It will surprise none of you, I'm sure, to know that I had a greedy FOUR poems read at my (approx 15 minute-long, that's basically the whole thing) wedding. The readings are so often one of my favourite parts of a ceremony, revealing as they do, so much about a couple and the love they share. However I appreciate that not everyone is a poetry buff, or particularly cares about it, or, frankly, has time in between the caterer and the table plan and the hyperventilating family members to give it too much thought- enter one bloody Corinthians or Dr bloody Zeuss or Kahil Gibran and The bloody Prophet. Don't get me wrong, all lovely (yawn) but certainly part of a stock roster of dependable wedding readings, the ones that come up, sleepily, dependably, on google searches. But, I insist, a wedding day calls for words that will move your audience- poems or readings that don't speak in platitudes, but instead surprise and move your guests (disclaimer: #5 and #7 of this list are poems I chose for my own wedding). In a bid to inspire anyone who's stumped, below are eight suggestions- authored by everyone from The Supreme Court to Frank O'Hara to Ann Drysdale, each a beautiful and unique reading strong enough to do true justice to a beautiful and unique love.
1) No Union Is More Profound Than Marriage by The Supreme Court of The United States (otherwise known as the most romantic piece of legislation of all time)
No union is more profound than marriage, for it embodies the highest ideals of love, fidelity, devotion, sacrifice, and family. In forming a marital union, two people become something greater than once they were. As some of the petitioners in these cases demonstrate, marriage embodies a love that may endure even past death. It would misunderstand these men and women to say they disrespect the idea of marriage. Their plea is that they do respect it, respect it so deeply that they seek to find its fulfillment for themselves. Their hope is not to be condemned to live in loneliness, excluded from one of civilization’s oldest institutions. They ask for equal dignity in the eyes of the law. The Constitution grants them that right. The judgment of the Court of Appeals for the Sixth Circuit is reversed. It is so ordered.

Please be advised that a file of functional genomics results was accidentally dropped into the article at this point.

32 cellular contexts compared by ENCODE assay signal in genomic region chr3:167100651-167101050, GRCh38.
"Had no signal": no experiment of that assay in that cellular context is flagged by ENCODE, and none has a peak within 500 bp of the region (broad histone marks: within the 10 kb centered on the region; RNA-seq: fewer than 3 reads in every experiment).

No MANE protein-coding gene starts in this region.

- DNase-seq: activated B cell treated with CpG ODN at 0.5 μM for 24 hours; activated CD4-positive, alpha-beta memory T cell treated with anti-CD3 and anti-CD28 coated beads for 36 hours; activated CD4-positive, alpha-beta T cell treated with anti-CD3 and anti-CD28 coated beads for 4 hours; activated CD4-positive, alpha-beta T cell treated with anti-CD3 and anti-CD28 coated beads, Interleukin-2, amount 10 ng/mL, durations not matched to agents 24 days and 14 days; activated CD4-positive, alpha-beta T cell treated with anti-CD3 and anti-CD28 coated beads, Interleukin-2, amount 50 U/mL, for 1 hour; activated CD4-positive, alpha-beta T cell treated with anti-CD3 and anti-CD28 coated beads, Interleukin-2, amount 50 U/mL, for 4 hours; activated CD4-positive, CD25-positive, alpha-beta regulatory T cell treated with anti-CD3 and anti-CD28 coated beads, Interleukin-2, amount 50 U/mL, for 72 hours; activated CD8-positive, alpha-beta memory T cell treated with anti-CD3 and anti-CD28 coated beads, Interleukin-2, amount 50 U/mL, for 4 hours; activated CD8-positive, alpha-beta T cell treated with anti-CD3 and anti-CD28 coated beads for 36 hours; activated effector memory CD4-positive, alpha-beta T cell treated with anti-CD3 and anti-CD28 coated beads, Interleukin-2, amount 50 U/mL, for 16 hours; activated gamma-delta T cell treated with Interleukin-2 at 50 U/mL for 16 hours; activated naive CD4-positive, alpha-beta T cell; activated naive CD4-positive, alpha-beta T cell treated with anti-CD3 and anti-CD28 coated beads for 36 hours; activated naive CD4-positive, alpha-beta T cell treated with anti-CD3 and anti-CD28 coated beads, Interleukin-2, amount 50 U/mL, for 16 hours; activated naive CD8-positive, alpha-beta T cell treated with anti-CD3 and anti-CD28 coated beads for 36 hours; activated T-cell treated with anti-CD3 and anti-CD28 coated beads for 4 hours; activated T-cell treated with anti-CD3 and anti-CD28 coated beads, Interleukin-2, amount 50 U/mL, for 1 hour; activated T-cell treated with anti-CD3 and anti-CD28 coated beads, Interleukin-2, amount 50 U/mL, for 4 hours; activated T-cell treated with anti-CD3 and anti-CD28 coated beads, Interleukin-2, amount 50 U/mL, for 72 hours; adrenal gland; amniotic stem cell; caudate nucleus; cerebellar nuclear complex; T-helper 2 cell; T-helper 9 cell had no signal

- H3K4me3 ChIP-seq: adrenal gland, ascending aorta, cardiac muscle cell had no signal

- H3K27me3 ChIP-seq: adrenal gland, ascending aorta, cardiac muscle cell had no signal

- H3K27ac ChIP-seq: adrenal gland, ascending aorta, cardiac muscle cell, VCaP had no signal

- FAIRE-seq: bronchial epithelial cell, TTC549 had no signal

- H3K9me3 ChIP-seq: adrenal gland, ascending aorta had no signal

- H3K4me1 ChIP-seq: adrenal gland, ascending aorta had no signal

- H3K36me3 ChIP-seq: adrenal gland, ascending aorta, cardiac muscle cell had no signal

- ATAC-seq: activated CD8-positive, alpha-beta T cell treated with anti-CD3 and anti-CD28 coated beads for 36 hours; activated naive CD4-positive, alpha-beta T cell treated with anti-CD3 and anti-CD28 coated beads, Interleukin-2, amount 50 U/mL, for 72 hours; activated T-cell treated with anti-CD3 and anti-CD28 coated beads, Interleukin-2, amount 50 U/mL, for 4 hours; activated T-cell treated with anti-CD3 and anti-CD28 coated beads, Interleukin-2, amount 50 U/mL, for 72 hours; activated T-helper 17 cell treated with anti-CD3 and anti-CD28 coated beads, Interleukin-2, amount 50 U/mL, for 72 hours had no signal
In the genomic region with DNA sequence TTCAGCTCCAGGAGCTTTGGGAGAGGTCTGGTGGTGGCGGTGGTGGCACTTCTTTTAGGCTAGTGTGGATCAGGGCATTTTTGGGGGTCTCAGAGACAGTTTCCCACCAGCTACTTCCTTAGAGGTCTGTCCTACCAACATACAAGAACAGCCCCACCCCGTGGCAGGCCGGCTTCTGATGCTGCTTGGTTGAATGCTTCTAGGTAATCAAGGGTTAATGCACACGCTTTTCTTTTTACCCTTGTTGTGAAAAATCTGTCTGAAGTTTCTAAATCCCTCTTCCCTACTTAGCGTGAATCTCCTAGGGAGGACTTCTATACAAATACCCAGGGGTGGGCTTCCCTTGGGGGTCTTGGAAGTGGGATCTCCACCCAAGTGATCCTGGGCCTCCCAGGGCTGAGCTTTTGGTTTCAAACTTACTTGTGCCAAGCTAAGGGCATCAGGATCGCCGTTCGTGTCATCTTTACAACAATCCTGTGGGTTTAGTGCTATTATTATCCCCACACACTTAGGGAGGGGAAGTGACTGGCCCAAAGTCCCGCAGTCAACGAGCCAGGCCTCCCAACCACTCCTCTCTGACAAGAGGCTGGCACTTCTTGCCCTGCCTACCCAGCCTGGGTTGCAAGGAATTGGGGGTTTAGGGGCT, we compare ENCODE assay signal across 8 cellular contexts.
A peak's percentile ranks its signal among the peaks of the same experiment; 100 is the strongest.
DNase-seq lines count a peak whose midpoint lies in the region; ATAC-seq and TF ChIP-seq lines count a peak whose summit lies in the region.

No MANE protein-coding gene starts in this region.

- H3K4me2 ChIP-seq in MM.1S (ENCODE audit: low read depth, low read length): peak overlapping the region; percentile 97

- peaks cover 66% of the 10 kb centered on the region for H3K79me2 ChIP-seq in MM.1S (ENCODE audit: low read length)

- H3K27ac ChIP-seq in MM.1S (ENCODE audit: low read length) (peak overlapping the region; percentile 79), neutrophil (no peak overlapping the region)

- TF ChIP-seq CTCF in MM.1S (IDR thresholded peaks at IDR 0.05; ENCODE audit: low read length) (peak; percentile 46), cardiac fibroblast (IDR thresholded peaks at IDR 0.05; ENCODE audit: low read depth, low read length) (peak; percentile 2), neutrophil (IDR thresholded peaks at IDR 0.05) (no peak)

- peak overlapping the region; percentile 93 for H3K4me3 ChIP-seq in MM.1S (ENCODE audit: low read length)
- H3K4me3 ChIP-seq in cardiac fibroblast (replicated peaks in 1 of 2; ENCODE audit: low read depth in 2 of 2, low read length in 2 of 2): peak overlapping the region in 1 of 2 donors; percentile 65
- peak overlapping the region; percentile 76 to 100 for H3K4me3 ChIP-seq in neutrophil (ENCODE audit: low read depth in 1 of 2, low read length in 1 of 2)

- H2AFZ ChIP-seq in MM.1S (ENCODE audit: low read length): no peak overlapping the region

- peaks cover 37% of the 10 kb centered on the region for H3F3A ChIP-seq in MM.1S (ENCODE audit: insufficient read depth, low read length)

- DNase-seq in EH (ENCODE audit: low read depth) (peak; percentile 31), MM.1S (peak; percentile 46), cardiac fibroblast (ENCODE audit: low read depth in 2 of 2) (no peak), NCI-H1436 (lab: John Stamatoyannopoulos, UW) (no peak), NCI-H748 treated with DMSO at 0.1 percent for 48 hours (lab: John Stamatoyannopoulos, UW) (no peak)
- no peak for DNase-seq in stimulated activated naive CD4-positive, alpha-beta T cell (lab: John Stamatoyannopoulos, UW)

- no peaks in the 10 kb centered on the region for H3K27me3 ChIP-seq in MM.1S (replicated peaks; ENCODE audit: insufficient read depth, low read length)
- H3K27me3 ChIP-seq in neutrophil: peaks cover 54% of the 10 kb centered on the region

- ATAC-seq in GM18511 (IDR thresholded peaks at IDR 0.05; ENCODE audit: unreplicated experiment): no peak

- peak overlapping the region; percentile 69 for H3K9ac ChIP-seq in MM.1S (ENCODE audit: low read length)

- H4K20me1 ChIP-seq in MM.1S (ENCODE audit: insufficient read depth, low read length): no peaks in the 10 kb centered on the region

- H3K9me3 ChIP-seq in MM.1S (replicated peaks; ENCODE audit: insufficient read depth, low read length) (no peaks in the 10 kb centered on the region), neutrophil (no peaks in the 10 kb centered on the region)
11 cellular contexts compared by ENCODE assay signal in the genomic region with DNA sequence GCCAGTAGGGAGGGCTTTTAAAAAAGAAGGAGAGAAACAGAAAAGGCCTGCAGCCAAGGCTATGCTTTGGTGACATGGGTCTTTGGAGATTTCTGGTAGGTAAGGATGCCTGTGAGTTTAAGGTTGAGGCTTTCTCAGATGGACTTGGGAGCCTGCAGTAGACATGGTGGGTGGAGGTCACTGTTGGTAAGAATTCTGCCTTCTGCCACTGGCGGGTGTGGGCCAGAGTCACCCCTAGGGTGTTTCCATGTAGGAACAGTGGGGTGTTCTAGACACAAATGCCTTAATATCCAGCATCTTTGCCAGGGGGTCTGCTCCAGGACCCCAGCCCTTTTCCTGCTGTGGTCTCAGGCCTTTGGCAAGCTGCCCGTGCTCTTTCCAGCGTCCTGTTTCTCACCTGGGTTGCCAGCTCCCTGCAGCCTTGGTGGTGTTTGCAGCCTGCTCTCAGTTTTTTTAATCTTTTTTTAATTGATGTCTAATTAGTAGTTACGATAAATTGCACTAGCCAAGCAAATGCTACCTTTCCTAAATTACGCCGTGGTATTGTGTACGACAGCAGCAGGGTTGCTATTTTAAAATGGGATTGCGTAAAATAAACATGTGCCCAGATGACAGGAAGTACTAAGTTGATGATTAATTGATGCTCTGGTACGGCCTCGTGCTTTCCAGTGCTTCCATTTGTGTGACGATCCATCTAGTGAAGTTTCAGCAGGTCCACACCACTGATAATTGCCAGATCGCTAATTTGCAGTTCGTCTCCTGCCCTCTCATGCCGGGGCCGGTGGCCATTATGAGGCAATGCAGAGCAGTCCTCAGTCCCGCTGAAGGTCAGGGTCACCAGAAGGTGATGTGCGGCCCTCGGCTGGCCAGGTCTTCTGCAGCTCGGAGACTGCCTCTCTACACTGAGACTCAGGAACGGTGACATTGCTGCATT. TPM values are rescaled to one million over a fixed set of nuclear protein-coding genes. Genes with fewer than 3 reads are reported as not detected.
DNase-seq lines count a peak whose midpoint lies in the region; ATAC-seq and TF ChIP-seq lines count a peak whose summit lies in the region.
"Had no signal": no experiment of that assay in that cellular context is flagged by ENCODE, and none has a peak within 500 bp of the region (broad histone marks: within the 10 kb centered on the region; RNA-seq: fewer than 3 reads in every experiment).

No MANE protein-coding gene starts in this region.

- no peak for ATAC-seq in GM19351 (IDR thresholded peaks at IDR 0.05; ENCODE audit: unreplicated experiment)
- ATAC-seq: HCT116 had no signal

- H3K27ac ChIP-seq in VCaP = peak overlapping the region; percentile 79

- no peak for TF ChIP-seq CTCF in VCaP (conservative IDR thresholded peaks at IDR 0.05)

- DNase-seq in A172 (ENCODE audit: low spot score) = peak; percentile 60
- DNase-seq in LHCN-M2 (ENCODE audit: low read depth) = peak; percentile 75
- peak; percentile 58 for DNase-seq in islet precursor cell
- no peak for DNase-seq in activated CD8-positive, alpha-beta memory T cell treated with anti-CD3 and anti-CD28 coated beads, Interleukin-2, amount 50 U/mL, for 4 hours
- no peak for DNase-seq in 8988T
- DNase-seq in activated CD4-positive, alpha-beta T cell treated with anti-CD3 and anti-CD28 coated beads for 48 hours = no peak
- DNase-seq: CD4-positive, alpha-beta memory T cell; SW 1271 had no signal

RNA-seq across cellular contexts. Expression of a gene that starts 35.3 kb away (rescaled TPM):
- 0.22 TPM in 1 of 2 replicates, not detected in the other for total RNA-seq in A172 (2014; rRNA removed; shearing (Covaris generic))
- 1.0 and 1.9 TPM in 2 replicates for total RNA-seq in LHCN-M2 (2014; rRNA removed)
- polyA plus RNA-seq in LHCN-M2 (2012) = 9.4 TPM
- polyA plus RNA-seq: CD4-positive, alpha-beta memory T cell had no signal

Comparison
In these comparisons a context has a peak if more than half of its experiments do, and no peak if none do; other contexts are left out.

2) Song of Smoke by Kevin Young
To watch you walk
cross the room in your black
corduroys is to see
of your strut is flint
striking rock—the spark
of a length of cord
smoke starts—you stir
me like coal
and for days smoulder.
I am no more
a Boy Scout and, besides,
put you out—you
keep me on
all day like an iron, out
you threaten, brick-
house, to burn
all this down. You leave me
only a chimney.
3) Friday by Ann Drysdale
The print of a bare foot, the second toe
A little longer than the one which is
Traditionally designated "great".
Praxiteles would have admired it.
You must have left in haste; your last wet step
Before boarding your suit and setting sail,
Outlined in talcum on the bathroom floor
Mocks your habitual fastidiousness.
There is no tide here to obliterate
Your oversight. Unless I wipe or sweep
Or suck it up, it will not go away.
The thought delights me. I will keep the footprint.
Too slight, too simply human to be called
Token or promise; I am keeping it
Because it is a precious evidence
That on this island I am not alone.
4) Cultural Studies by John Hicock
They were in the air on chairs,the bride and groom, when of course they needed a table so we lifted
a table, a dishwasher and our shoulders were strong enough,
a sofa and I began to understand
the demands of Judaism
when we let go and they stayed, decades, their children balloons
who’ve risen even higher, O love, that makes us want to live in the sky with the hawks,
the clouds, the pollen, the dust,the planes, the satellites, the moon, the clear, the clear, the blue.
5) Animals by Frank O'Hara
Have you forgotten what we were like then
when we were still first rate
and the day came fat with an apple in its mouth
it's no use worrying about Time
but we did have a few tricks up our sleeves
and turned some sharp corners
the whole pasture looked like our meal
we didn't need speedometers
we could manage cocktails out of ice and water
I wouldn't want to be faste
r or greener than now if you were with me
O you were the best of all my days
6) Abide by Jake Adam York
Forgive me if I forget
with the birdsong and the day’s
last glow folding into the hands
of the trees, forgive me the few
syllables of the autumn crickets,
the year’s last firefly winking
like a penny in the shoulder’s weeds,
if I forget the hour, if I forget
the day as the evening star
pours out its whiskey over the gravel
and asphalt I’ve walked
for years alone, if I startle
when you put your hand in mine,
if I wonder how long your light
has taken to reach me here.
7) The Amorous Shepherd by Fernando Pessoa
When I wasn’t with you
I loved Nature like a monk contemplating Christ...
Now I love Nature
Like a monk contemplating the Virgin Mary,
Religiously, in my own way, like before,
But in another way more moving and nearer.
I see the rivers better when I go with you
Through the fields to the bank of the rivers;
Sitting at your side looking at the clouds I look at them better—
You didn’t take me from Nature...
You changed Nature...
You brought Nature to my feet,
Because you exist I see it better, but the same,
Because you love me, I love it the same, but more,
Because you chose me to be with you and love you,
My eyes stare at everything more lingeringly.
I don’t regret anything I was before because I still am.
I only regret not having loved you.
Put your hands in mine
And let’s be quiet, surrounded by life.
I'm curious, what poems did you read at your wedding? Any suggestions to add to this list? I'd love to hear.